Introduced as a new line in 1959, Buick’s fullsize LeSabre models were completely restyled for 1961. Three years later, the second-generation design soldiered on, though with declining sales numbers in its final year. To boost sales prior to a 1965 redesign, Buick lowered the price of most 1964 LeSabre models (wagons excluded) and took an interesting approach to marketing, pitching the LeSabre as an expensive car at an affordable price.
Which was something of an odd tactic for the GM division, as it had traditionally positioned itself as an upmarket GM brand that sold on content, not price. Compared to its primary competition – and even at its new reduced price – the LeSabre was often more expensive than similar products from Dodge, Chrysler, and Mercury. The two-door LeSabre convertible seen in this ad, for example, carried a base MSRP of $3,314, while a Mercury Monterey two-door convertible sold for $3,226 and a Dodge Polara two-door convertible – perhaps not a direct competitor to the Buick – sold for $2,994. Only the Chrysler Newport two-door convertible carried a higher price – by $20 – than the LeSabre.
Two-door hardtops were priced in a similar fashion, with the LeSabre listing for $3,061, followed by Chrysler at $2,962, the Mercury at $2,884, and the Dodge at $2,637. What the competition lacked – at least according to Buick’s advertising copywriters – was the same level of response, comfort, and ride quality, along with a reshaped floor (adding foot room for middle-seat passengers) and finned aluminum front brake drums, for improved cooling and lower unsprung weight.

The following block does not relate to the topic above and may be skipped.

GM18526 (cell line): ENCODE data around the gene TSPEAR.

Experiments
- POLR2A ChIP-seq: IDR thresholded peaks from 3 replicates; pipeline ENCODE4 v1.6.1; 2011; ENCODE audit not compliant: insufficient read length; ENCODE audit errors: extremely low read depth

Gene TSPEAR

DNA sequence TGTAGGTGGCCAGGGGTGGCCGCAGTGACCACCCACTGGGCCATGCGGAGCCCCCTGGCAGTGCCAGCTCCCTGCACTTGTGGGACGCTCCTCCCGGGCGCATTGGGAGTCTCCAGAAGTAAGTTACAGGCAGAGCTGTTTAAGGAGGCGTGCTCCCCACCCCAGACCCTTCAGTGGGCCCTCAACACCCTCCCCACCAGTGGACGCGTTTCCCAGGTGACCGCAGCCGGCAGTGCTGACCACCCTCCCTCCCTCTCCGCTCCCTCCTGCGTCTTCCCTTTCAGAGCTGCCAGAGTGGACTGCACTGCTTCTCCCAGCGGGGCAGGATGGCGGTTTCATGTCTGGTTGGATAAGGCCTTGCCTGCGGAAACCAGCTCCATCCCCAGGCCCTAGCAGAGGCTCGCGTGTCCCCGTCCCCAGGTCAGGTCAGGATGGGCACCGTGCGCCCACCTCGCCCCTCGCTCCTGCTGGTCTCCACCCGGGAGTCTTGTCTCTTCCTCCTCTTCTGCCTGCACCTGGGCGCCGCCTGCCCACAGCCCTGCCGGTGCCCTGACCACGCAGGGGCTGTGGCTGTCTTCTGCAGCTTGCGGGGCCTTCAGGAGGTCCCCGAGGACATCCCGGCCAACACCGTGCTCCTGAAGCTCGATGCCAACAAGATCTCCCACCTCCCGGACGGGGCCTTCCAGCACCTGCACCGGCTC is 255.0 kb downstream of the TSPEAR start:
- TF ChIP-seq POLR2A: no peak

Buick changed up the LeSabre’s powertrain offerings for 1964 as well, allowing it to allude to improved fuel economy. In 1963, all LeSabre models came powered by a 401-cu.in. V-8, fed by either a two-barrel or four-barrel carburetor. For 1964, the base engine became the 300-cu.in. Wildcat 310, which when topped by a two-barrel carburetor still produced a respectable 210 hp and 310 lb-ft of torque. Those seeking more performance could opt for the 300-cu.in. Wildcat 355, which used a four-barrel carburetor to deliver 250 hp and 335 lb-ft of torque.
Buick’s largest engines, the 401-cu.in. Wildcat 445, the 425-cu.in. Wildcat 465, and the 425-cu.in. Super Wildcat, were available in 1964 LeSabre models, but only the two- and three-row Estate Wagons. The standard transmission for all LeSabre models was Buick’s three-speed, column-shift manual, and, oddly enough, a four-speed floor shift was an available option on Estate Wagons only. In any case, it’s a safe bet that the majority of buyers checked the option box for the Super Turbine 300 two-speed automatic or the Super Turbine 400 three-speed automatic transmission, as available.
In 1964, Buick sold a total of 135,163 LeSabre models, a decrease of 21 percent from the previous year. Only the Estate Wagons experienced sales growth, with the two-row jumping up by 17 percent and the three-row climbing by two percent, despite slightly higher sticker prices. LeSabre sales rose again in 1965, but credit goes less to the model’s redesign than to the introduction of the higher-trim LeSabre Custom line.